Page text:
Dissecting the instant blood-mediated inflammatory reaction in islet xenotransplantation.
Goto M., Tjernberg J., Dufrane D., Elgue G., Brandhorst D., Ekdahl KN., Brandhorst H., Wennberg L., Kurokawa Y., Satomi S., Lambris JD., Gianello P., Korsgren O., Nilsson B.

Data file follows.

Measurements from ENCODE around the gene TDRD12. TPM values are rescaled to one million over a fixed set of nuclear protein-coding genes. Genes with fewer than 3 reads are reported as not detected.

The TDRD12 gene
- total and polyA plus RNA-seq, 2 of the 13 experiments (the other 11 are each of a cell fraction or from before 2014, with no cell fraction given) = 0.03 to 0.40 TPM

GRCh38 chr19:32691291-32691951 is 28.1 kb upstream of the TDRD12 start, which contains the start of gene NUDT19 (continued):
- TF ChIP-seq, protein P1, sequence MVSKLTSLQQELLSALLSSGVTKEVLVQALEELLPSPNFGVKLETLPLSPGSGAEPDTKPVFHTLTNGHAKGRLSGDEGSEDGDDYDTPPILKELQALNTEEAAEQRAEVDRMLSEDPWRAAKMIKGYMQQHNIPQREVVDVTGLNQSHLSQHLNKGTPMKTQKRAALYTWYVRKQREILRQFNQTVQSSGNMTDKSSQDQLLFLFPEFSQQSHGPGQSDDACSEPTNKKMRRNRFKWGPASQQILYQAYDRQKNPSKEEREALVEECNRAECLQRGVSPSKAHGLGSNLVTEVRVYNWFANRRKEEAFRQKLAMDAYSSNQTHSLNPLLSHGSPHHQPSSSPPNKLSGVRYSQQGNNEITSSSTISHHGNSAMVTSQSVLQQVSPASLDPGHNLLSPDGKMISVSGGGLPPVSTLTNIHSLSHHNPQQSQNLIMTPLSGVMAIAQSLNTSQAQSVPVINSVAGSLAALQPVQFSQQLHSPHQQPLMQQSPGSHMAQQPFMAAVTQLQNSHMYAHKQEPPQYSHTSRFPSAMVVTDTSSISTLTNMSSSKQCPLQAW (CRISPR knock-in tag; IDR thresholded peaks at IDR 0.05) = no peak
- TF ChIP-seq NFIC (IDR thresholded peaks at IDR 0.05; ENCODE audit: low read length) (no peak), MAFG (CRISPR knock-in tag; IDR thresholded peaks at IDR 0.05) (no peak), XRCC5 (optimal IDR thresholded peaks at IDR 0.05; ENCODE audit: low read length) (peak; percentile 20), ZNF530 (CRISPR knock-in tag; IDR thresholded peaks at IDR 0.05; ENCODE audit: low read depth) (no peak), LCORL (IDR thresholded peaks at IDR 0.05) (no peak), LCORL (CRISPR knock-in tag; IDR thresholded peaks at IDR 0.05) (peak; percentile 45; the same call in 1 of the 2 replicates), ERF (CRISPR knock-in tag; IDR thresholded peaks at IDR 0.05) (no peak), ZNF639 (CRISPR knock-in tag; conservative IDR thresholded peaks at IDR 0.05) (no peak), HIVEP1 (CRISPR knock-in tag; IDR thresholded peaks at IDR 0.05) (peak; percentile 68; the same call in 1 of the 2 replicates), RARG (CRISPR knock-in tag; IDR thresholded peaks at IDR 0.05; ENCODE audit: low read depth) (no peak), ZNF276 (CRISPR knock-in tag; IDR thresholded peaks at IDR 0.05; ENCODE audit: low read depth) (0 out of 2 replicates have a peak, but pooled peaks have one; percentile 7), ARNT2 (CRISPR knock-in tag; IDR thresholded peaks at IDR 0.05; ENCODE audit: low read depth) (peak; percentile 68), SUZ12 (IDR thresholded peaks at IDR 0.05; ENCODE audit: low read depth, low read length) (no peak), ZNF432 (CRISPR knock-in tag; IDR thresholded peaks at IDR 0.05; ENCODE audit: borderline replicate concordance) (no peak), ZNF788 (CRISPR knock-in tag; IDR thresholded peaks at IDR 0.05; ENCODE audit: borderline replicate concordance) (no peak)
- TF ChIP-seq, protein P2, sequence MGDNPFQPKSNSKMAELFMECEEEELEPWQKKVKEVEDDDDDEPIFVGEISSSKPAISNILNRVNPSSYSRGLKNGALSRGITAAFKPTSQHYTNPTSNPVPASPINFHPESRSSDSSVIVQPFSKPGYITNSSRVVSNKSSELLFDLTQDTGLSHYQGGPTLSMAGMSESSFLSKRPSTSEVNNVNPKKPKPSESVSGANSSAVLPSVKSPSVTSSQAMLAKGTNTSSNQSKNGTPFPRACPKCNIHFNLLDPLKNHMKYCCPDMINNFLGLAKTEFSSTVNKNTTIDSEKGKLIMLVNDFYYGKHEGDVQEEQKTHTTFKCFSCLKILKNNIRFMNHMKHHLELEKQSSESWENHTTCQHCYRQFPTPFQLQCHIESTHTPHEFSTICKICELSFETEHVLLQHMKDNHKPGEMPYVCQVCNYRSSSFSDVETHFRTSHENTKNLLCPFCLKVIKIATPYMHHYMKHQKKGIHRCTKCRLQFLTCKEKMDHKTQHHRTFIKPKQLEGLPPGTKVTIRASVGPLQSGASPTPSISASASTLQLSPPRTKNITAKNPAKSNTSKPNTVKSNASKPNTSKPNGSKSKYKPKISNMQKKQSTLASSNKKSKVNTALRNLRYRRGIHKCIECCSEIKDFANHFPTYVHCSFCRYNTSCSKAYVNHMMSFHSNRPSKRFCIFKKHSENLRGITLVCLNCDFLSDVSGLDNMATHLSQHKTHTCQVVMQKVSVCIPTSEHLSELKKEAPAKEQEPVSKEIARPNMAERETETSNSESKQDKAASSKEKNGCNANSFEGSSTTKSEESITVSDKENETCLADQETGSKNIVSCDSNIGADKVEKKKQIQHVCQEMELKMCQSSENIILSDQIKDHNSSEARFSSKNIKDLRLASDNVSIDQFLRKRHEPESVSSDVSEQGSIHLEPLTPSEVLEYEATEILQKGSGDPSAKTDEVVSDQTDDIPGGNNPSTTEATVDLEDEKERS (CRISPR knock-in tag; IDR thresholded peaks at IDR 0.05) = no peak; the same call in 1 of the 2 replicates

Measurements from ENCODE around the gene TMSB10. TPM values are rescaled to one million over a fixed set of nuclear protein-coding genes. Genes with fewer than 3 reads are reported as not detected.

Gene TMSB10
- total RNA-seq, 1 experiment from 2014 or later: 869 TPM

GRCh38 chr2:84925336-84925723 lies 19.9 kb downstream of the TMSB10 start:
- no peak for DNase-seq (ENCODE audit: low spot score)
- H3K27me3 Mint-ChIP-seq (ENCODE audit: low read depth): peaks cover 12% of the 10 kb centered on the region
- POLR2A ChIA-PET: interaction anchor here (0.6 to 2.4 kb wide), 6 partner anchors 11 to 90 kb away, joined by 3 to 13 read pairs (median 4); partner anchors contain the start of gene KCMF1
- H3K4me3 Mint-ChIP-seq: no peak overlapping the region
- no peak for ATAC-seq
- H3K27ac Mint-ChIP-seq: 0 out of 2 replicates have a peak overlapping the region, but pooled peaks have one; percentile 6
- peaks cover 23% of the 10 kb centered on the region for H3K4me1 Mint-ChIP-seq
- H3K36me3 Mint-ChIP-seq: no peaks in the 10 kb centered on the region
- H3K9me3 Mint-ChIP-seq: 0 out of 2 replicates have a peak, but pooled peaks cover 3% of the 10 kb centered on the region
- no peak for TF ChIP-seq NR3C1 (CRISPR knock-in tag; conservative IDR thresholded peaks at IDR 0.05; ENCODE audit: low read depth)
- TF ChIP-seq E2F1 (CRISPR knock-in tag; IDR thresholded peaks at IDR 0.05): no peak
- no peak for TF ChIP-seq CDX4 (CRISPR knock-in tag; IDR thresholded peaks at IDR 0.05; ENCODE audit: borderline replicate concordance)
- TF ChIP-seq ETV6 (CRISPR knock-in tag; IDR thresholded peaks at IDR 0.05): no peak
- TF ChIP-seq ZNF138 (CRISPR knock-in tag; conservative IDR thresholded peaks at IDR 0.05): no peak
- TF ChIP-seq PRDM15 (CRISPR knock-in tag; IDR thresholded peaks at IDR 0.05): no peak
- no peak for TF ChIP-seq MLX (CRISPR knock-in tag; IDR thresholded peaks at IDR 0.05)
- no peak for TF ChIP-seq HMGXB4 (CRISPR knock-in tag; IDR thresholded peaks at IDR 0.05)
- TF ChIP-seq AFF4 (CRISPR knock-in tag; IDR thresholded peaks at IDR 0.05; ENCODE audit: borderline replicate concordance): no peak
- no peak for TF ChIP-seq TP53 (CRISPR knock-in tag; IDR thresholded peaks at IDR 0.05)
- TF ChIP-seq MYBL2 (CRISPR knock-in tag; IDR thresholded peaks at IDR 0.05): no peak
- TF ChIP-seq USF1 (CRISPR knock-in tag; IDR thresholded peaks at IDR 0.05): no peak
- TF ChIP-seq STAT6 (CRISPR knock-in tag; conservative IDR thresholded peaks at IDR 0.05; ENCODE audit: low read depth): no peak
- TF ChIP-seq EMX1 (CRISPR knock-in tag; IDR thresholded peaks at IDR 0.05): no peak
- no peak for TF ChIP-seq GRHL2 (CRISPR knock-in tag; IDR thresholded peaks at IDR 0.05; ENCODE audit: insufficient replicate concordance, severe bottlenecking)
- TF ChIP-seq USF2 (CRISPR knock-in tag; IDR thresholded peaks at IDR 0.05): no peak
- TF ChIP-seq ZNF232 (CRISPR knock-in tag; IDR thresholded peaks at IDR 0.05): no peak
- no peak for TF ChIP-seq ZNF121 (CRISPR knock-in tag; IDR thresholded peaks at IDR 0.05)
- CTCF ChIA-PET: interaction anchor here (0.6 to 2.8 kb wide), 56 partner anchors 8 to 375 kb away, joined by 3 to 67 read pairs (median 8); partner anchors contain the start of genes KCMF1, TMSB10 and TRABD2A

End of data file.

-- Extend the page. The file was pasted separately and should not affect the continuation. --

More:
BACKGROUND: A massive destruction of transplanted tissue occurs immediately following transplantation of pancreatic islets from pig to non-human primates. The detrimental instant blood-mediated inflammatory reaction (IBMIR), triggered by the porcine islets, is a likely explanation for this tissue loss. This reaction may also be responsible for mediating an adaptive immune response in the recipient that requires a heavy immunosuppressive regimen. MATERIALS AND METHODS: Low molecular weight dextran sulfate (LMW-DS) and the complement inhibitor Compstatin were used in a combination of in vitro and in vivo studies designed to dissect the xenogeneic IBMIR in a non-human primate model of pancreatic islet transplantation. Adult porcine islets (10,000 IEQs/kg) were transplanted intraportally into three pairs of cynomolgus monkeys that had been treated with LMW-DS or heparin (control), and the effects on the IBMIR were characterized. Porcine islets were also incubated in human blood plasma in vitro to assess complement inhibition by LMW-DS and Compstatin. RESULTS: Morphological scoring and immunohistochemical staining revealed that the severe islet destruction and macrophage, neutrophilic granulocyte, and T-cell infiltration observed in the control (heparin-treated) animals were abrogated in the LMW-DS-treated monkeys. Both coagulation and complement activation were significantly reduced in monkeys treated with LMW-DS, but IgM and complement fragments were still found on the islet surface. This residual complement activation could be inhibited by Compstatin in vitro. CONCLUSIONS: The xenogeneic IBMIR in this non-human primate model is characterized by an immediate binding of antibodies that triggers deleterious complement activation and a subsequent clotting reaction that leads to further complement activation. The effectiveness of LMW-DS (in vivo and in vitro) and Compstatin (in vitro) in inhibiting this IBMIR provides the basis for a protocol that can be used to abrogate the IBMIR in pig-human clinical islet transplantation.